Understanding the New Schedule C

The new Schedule C will help you take a good, hard look at plan fees. The plan sponsor is obligated to ensure plan fees are reasonable. The Department of Labor (DOL) takes this obligation seriously and brought action against NFL player Michael Vick this year for allegedly violating his fiduciary duties as a plan trustee. The DOL alleges that Vick made prohibited transfers (approximately $1.35 million) from a retirement plan to pay for criminal restitution related to his dog fighting conviction.

The Schedule C has three basic parts as follows: (1) identify parties that receive $5,000 or more in compensation who perform a service for the plan; (2) hold accountable service providers that did not provide the necessary information to appropriately complete Part I of Schedule C; and (3) explain why a relationship with an accountant or actuary has ceased.

Do I really need to?

Granted, not everyone is required to file the Schedule C. You are required to do so if you have a large plan (a plan that is audited), a MTIA, GIA, or 103-12 IE and a service provider received $5,000 or more in compensation. You need not concern yourself with the Schedule C for a CCT, PSA, or a Large Welfare Plan that meets the requirements of TR 92-01 and 29 CFR 2520.104-44.

Disclose your fees to me

As a courtesy, request from service providers in a timely fashion to provide the requisite information. If the service provider delays, then warn that such will be reported on Part II of Schedule C. Please consider whether the service provider made a reasonable effort to comply or merely dismissed the request.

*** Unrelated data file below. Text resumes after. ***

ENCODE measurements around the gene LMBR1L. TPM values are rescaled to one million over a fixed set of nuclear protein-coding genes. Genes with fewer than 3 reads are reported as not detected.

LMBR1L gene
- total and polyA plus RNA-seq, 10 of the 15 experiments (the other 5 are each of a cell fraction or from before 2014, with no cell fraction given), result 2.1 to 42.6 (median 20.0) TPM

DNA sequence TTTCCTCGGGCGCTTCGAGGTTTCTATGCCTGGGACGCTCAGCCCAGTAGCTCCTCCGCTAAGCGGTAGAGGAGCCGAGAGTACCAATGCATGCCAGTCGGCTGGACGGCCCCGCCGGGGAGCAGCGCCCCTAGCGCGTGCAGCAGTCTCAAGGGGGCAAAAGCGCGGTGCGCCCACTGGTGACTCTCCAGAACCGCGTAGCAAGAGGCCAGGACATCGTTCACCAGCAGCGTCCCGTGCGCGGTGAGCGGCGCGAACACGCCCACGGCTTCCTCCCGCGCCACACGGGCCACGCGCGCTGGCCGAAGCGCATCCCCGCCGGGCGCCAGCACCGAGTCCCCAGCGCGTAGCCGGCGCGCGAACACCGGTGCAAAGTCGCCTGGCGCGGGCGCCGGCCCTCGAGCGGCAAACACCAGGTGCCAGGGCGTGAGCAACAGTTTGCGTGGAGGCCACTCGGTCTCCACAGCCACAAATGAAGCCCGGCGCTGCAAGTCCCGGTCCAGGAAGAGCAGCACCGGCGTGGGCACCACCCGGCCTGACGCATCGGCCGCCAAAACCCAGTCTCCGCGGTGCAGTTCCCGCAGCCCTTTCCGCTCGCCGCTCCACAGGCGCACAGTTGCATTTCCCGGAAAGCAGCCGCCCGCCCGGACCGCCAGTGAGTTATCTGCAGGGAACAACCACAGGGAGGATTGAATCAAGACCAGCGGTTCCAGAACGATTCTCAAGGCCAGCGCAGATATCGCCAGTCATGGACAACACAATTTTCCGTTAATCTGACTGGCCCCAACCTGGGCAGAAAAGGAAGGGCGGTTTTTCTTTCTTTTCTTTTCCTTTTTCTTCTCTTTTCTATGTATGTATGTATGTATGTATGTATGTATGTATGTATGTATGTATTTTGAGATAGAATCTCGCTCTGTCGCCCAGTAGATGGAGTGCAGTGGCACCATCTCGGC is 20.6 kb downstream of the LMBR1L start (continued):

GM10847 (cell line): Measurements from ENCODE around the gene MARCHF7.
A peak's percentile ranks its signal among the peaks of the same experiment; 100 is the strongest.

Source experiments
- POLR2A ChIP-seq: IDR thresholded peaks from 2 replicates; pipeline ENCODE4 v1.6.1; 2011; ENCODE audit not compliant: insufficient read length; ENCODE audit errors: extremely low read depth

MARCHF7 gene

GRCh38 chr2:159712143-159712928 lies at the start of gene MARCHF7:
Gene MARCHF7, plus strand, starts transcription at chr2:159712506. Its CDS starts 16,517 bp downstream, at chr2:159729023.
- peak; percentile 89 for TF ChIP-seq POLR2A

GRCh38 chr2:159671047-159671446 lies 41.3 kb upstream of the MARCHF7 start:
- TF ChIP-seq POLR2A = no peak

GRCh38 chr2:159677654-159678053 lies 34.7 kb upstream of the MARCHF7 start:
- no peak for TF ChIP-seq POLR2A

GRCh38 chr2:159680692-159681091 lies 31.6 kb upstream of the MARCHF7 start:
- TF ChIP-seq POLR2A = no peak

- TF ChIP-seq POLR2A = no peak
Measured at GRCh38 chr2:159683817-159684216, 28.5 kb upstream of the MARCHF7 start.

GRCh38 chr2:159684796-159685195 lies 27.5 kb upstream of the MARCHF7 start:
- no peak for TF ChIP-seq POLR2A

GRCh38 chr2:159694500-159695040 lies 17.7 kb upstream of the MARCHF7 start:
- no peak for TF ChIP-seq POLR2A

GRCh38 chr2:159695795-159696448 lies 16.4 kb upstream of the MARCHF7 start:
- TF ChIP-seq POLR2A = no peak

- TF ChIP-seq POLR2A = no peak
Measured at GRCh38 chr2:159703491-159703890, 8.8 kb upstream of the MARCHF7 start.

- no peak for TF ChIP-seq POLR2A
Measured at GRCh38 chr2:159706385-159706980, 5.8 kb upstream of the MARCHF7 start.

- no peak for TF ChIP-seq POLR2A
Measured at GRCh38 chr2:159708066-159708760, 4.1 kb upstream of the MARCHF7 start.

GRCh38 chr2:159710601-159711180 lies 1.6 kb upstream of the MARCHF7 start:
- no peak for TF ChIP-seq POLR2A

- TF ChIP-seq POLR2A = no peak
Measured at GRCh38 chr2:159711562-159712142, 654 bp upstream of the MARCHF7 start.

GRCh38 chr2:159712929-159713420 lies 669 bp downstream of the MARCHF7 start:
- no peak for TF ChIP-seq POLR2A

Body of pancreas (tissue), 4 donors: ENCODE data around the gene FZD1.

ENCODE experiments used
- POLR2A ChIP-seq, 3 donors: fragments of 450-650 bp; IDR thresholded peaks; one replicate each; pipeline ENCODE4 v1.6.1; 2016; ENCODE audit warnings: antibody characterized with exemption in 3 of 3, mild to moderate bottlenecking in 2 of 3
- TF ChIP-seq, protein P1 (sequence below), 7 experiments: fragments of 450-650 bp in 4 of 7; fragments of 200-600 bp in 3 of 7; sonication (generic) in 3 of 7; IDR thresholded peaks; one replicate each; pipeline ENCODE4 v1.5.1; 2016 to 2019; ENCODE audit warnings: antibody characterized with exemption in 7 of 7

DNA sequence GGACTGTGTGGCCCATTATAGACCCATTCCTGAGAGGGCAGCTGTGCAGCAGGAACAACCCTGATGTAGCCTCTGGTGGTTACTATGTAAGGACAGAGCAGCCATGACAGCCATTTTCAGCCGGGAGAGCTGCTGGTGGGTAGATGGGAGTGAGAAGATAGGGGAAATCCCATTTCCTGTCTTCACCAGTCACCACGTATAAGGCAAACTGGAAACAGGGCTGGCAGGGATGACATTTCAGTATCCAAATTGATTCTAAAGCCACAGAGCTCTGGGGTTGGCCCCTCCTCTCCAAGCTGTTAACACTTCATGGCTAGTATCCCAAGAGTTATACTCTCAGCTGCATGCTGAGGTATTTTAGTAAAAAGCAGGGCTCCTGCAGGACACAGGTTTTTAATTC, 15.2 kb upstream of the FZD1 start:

We are paying you WHAT!?!

The DOL wants you to report monies paid directly by the plan (or the plan sponsor if the plan reimburses) for services to the plan or due to a position held in connection with the plan. Furthermore, the DOL wants you to report indirect compensation paid for such services and positions. Indirect compensation includes finder fees, commissions, float revenue, distribution fees, etc. Common recipients of these monies include custodians, record keepers, brokers, and investment managers. Indirect compensation does not include monies that would have been received had no service or transaction occurred and that cannot be reasonably allocated to the plan. The threshold for reporting is $5,000; however, the disclosure of a formula rather than a dollar amount will not be rejected by the DOL. There are exceptions to this requirement such as follows: (1) plan employee compensation under $25,000, (2) a sponsor that was not reimbursed by the plan, (3) employees of the service provider or sponsor if the provider was reported on Schedule C and no other compensation from the plan was paid to the employee.

Noteworthy Changes

Compensation includes commissions and brokerage fees regardless of whether the broker has discretion. The reporting of the top 40 providers is eliminated, which means that all providers which meet the requirements for reporting are listed.

Terminating the Professional

The reporting requirement for the termination of a relationship with an accountant or actuary is nothing new. Please remember to report the accounting firm as being terminated, not the individual C.P.A. However, with respect to an actuary, please report the individual.

Although appearing more stringent, the new Schedule C requirements can have a benefit to your record keeping and maintaining your company’s clean reputation.